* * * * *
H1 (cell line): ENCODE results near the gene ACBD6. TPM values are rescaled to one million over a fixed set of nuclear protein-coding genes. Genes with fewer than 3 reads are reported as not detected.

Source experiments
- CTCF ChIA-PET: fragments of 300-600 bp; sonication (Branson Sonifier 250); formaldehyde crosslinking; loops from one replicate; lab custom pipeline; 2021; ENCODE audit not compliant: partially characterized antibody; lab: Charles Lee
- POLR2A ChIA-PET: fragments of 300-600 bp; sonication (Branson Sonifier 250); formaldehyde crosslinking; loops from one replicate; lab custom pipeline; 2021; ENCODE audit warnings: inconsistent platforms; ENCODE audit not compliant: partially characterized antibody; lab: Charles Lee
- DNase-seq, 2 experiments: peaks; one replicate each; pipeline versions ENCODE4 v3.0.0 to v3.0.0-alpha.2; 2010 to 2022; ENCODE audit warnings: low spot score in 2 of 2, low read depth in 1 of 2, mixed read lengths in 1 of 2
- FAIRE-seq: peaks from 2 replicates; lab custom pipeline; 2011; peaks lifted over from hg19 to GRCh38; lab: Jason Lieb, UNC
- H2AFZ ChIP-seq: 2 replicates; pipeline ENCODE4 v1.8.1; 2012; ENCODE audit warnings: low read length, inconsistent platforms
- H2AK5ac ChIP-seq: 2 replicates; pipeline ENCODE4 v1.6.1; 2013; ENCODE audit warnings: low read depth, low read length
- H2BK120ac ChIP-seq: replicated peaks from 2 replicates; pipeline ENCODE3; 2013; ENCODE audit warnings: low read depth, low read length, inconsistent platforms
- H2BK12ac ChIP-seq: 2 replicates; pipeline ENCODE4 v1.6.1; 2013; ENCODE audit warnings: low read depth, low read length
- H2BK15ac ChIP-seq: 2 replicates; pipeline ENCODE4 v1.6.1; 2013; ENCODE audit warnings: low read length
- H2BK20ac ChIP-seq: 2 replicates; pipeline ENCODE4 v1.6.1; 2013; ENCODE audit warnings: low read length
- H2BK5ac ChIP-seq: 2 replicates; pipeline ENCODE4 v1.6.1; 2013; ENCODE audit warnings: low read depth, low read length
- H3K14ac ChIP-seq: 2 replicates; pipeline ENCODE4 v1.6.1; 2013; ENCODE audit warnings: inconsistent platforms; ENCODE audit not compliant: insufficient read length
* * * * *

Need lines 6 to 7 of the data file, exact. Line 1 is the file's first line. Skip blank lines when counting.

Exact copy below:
- FAIRE-seq: peaks from 2 replicates; lab custom pipeline; 2011; peaks lifted over from hg19 to GRCh38; lab: Jason Lieb, UNC
- H2AFZ ChIP-seq: 2 replicates; pipeline ENCODE4 v1.8.1; 2012; ENCODE audit warnings: low read length, inconsistent platforms